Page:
Safe and Sound – the first year

When I sat down to write this post, the project workers and I were dealing with some very, very depressed and distressed young people and parents. Referrals to the project before Christmas were off the hook, a great deal of them were people in crises. Any time we did get to reflect on things, the same questions came up:  why were things so “heavy” at Safe and Sound this quarter.

We wondered was it pre-Christmas anxieties followed by prolonged post-Christmas blues,  or maybe it was the relentless battering of snow, rain, ice, snow, rain, ice starting to wear away at the soul? Maybe it was the fact that no matter how much folk seemed to be scrimping and saving, a stable, debt-free life was getting further and further out of reach. Or was it the impending stresses and difficulties that our young people, families and workers are starting to face in relation to the welfare benefit changes which are almost certainly, uniformly, not going to benefit those that need them most? Or was it maybe (as we all suspected) a combination of all of these things in addition to the difficulties these families were already facing which meant that  they’d been referred to us in the first place?

Then, bizarrely, writing the project’s annual report cheered me right up. It was specifically the section about our Successes and Challenges. Some of the challenges were pretty much what you’d expect for a young project in such high demand but with limited resources. Other challenges were around project workers having to become on-the-spot experts in suicide prevention or child protection, or having to take on mighty local authorities armed only with the knowledge they were in the right and a tenacious desire to dramatically change the quality (and direction) of life for their young person.

As project leader it’s easy to get caught up in data collection, network meetings, and accounts etc. The real buzz comes when you’re reminded of the significant impact this project can have turning young people’s, and their families’, lives around, and in a relatively short amount of time too!

Here’s a snapshot of what the Safe and Sound project workers considered to be some of the victories that made it worthwhile getting out of bed each day:

Successes for Quarter 4 (names have been changed):

  • Lindsay’s pregnancy was unexpected and she was told she could not stay at home once the baby arrived. This had caused her real distress and she didn’t know what to do. The project worker supported her to access a counsellor who was able to talk through her options with. Lindsay was able to make a decision which she was comfortable with and the project worker is now supporting her to make housing applications and make practical arrangements for the baby’s arrival.
  • Recognised Ashley’s mother was feeling isolated and struggling to cope with chaotic home life.  The project worker made referrals to counselling and a befriender service which has had a very positive impact on the mother’s well-being.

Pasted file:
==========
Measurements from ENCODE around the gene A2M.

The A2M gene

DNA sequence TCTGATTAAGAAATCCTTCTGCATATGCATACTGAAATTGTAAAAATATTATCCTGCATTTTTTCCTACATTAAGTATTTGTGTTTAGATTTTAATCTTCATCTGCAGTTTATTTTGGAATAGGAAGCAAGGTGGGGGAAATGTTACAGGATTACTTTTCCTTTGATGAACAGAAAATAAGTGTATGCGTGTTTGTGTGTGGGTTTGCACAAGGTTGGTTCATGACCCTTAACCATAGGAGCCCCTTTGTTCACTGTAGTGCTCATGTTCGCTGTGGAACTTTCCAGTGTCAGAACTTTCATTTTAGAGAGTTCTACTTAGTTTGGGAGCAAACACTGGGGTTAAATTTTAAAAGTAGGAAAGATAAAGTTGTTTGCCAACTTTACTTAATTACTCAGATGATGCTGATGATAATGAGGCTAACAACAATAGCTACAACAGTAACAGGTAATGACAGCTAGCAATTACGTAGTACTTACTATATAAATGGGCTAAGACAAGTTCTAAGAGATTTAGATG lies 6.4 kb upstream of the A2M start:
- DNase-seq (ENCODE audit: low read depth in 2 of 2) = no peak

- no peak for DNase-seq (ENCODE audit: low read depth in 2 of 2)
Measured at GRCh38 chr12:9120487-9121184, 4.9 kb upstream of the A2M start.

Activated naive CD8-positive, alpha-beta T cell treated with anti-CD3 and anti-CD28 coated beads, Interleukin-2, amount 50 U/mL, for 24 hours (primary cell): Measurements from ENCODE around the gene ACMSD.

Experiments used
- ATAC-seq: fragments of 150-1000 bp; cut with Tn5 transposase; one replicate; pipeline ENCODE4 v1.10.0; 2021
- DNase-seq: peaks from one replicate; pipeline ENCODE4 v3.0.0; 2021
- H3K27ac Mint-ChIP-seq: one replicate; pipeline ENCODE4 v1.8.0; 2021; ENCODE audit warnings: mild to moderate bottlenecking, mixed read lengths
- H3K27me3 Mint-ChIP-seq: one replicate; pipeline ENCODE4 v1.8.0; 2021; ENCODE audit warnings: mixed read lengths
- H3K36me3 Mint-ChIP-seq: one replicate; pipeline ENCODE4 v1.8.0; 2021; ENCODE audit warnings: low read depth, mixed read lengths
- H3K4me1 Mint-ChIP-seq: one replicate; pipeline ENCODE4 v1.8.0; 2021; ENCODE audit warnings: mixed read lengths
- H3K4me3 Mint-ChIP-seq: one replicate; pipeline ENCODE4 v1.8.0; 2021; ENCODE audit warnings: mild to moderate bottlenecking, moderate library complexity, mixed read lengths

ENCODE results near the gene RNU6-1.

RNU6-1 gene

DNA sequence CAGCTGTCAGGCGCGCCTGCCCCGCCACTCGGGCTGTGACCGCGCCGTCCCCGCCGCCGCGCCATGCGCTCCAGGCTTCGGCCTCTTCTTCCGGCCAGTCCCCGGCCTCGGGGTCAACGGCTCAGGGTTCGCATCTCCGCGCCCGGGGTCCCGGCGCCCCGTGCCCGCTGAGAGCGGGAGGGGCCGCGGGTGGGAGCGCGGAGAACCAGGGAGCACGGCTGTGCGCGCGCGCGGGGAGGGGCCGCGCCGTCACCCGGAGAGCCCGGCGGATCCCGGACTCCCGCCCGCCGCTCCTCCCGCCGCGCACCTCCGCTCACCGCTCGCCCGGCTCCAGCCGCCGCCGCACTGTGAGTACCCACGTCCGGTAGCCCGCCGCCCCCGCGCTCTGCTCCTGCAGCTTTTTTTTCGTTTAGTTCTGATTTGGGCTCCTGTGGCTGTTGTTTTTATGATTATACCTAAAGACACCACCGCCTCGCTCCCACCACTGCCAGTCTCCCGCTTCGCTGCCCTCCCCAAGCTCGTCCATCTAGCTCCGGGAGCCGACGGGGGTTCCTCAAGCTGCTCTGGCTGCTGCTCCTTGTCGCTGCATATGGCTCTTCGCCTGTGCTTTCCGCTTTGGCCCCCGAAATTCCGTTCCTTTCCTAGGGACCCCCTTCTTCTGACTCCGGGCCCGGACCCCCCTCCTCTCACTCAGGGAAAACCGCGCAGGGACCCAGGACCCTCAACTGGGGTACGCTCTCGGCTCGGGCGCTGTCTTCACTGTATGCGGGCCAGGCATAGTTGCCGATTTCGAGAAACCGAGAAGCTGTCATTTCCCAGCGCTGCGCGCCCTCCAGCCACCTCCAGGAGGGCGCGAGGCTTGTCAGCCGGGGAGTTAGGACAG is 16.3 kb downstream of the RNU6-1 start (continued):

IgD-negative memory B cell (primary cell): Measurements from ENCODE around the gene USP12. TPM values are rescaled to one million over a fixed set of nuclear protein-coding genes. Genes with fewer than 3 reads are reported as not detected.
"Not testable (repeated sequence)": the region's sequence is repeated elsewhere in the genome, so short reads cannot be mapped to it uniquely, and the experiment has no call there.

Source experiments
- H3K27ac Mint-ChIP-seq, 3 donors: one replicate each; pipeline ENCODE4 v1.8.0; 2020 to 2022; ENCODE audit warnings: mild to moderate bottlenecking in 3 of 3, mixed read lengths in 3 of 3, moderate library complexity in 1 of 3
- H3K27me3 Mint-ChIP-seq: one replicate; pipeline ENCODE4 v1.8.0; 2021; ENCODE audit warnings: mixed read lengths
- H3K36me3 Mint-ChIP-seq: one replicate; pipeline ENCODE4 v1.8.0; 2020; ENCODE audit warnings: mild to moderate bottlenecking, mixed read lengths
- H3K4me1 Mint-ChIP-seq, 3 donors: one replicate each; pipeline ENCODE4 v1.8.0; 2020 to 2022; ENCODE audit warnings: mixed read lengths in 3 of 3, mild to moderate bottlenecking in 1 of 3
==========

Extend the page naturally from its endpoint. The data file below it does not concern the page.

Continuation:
• Made contact with David’s homeless officer to advocate on his behalf. Due to concerns for his physical and mental health, project worker requested David be moved from an all-adult hostel to a hostel specifically for young people.  David was moved to a young persons’ hostel.
  • Supported Robert, who was living on the street, to confront and deal with a number of issues. This resulted in Robert returning home to his family.
  • Identified past trauma was still affecting Rebecca’s ability to cope at home. Project worker referred her to counselling, which has lessened the pressure at home, This means she can stay at home while she finishes her college course.
  • After sofa surfing, and living in temporary accommodation, Jane was allocated a flat. Project worker supported the move and has continued fairly intensive support. Jane is now settled in her flat and is enjoying having her own space to call her own.

And so, as we get ready to celebrate our first birthday it’s been, well, cathartic to remind ourselves of the good that we’re doing and how important The Safe and Sound Project is to so many young people and their families.

I’d like to end this post by expressing my gratitude to the project workers at Safe and Sound who kept their heads down through the blizzard (pun intended) of referrals over the festive period, remained cool, calm and collected (relatively) and most importantly, remained professional, consistent and approachable for the people that were relying on them over a very difficult time for many families.

Big Lottery Fund logo

The Safe and Sound service is based in Dundee, and is a partnership between Shelter Scotland and Relationships Scotland. We have received almost £700,000 from the Big Lottery Fund. The aim of the project is to reduce the risk of homelessness for young people in Dundee and across the greater Tayside and Fife areas, facilitate family mediation and the safe return home for those who have run away, or
where this is not possible, help them to find and keep
suitable housing of their own.

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Richard_McGilvray

Richard_McGilvray

I'm the Project Leader for The Safe & Sound Project. I've worked in youth work for over ten years now, and I moonlight as a freelance illustrator. I'm a practising sesquipedalian.